If someone is thriving more than you, that could be confronting. If someone is finding meaning quicker than you are that also could be confronting. And looking at change and innovation, if we have to force that on people, there’s a sense that they’re not taking it up naturally.
Above all, I think it’s about learning, but having this flexible mindset in being willing to listen to something that might, as Hugh Mackay says, “Rattle your cage a little bit.”
Bill: What does it take to get an employee’s full attention and best performance?
Lynne: It extends from what we were just talking about, having an agile mindset in bringing your whole self to get full attention and best performance. I certainly know of colleagues— and experienced it myself—where your capabilities are not used in the workplace. In fact, they’re unknown.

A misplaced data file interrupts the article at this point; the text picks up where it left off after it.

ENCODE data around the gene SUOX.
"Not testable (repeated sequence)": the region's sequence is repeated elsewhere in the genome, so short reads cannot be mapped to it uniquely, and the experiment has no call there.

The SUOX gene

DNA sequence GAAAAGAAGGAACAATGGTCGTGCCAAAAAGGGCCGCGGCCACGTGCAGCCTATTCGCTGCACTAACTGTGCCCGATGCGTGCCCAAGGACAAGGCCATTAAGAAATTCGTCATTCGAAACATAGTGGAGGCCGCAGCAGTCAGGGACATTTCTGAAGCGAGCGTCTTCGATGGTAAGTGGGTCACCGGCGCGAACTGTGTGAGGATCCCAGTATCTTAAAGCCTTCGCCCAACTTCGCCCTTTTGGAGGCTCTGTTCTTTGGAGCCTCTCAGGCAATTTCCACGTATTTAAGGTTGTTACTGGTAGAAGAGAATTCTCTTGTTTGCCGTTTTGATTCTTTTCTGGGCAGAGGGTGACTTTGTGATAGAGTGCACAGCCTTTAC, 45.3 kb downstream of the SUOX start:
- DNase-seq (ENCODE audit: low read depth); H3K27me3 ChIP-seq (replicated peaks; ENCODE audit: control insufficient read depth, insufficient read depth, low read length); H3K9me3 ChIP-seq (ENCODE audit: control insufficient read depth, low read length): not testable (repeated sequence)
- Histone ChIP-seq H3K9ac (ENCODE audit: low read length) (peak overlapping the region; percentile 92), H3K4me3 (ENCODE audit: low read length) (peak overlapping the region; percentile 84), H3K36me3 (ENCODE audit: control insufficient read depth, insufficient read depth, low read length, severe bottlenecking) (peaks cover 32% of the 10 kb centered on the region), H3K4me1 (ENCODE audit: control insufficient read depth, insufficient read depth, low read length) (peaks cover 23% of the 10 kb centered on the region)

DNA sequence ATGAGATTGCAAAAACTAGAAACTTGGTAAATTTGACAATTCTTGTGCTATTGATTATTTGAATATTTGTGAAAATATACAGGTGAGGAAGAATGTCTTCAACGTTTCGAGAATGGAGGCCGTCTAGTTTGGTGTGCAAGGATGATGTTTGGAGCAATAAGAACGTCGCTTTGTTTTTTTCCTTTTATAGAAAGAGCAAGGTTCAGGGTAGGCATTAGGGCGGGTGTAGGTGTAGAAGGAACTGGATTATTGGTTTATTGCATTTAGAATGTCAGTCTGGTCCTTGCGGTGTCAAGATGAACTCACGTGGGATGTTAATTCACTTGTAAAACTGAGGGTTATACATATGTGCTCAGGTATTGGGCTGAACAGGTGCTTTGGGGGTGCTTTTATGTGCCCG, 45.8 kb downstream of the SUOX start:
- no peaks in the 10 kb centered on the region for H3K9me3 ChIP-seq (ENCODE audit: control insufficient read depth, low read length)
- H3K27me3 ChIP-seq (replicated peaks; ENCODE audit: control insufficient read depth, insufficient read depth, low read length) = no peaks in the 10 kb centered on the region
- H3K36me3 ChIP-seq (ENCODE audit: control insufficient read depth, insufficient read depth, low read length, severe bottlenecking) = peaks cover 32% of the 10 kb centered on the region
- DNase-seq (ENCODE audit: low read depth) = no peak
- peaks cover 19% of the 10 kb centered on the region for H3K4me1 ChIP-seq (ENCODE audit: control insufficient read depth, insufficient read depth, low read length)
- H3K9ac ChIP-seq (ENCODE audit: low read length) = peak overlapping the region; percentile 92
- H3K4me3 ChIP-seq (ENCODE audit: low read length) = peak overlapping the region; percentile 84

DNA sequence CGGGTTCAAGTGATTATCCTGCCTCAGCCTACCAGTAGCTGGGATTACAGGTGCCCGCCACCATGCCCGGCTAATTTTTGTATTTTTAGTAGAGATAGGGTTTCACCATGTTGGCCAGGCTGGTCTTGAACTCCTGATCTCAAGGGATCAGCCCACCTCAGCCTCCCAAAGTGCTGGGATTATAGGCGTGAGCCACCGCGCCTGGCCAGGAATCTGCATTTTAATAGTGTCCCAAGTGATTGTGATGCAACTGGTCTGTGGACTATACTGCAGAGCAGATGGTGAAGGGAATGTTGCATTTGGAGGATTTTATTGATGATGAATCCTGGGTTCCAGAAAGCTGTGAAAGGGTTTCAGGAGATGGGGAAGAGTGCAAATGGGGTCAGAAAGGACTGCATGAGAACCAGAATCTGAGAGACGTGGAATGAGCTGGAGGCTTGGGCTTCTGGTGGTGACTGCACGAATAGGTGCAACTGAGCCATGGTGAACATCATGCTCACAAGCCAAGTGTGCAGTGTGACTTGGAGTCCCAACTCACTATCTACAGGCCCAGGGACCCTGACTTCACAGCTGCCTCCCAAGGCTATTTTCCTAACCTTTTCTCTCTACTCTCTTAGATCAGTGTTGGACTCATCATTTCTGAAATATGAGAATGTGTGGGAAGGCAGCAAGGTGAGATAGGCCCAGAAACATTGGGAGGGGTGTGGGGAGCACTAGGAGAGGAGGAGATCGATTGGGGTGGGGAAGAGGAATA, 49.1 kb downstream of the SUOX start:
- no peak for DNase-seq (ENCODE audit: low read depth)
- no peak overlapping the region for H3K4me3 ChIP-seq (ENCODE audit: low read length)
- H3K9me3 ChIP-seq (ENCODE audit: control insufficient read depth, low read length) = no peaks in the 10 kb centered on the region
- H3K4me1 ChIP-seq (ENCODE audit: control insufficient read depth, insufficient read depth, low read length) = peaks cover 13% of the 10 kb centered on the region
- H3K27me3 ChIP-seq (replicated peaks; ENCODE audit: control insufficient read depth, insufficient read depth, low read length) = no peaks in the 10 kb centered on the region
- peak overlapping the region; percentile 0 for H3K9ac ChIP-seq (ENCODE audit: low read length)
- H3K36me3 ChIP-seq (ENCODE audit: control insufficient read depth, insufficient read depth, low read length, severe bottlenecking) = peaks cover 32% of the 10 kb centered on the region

You know how your leader or manager on the team you work with knows you. Unfortunately, they only see a little sliver of what you do. And sometimes you’re perhaps what I call a “narrow hire.” They’ve scoped out what they want a person to do and recruit for that. The person gets the role, but then there’s all this other stuff that you do.
I think if we were to understand the diversity that people bring from their experience, then our employers would be way more attentive and use more of those capabilities that we have. As I look back on some of my experience, which was in broadcasting and production in radio, I’m probably using some of it now in talking to you. I also use it when I’m speaking in public and when I’m training and facilitating, but wouldn’t it be great for me to use more of those skills with some of my client projects?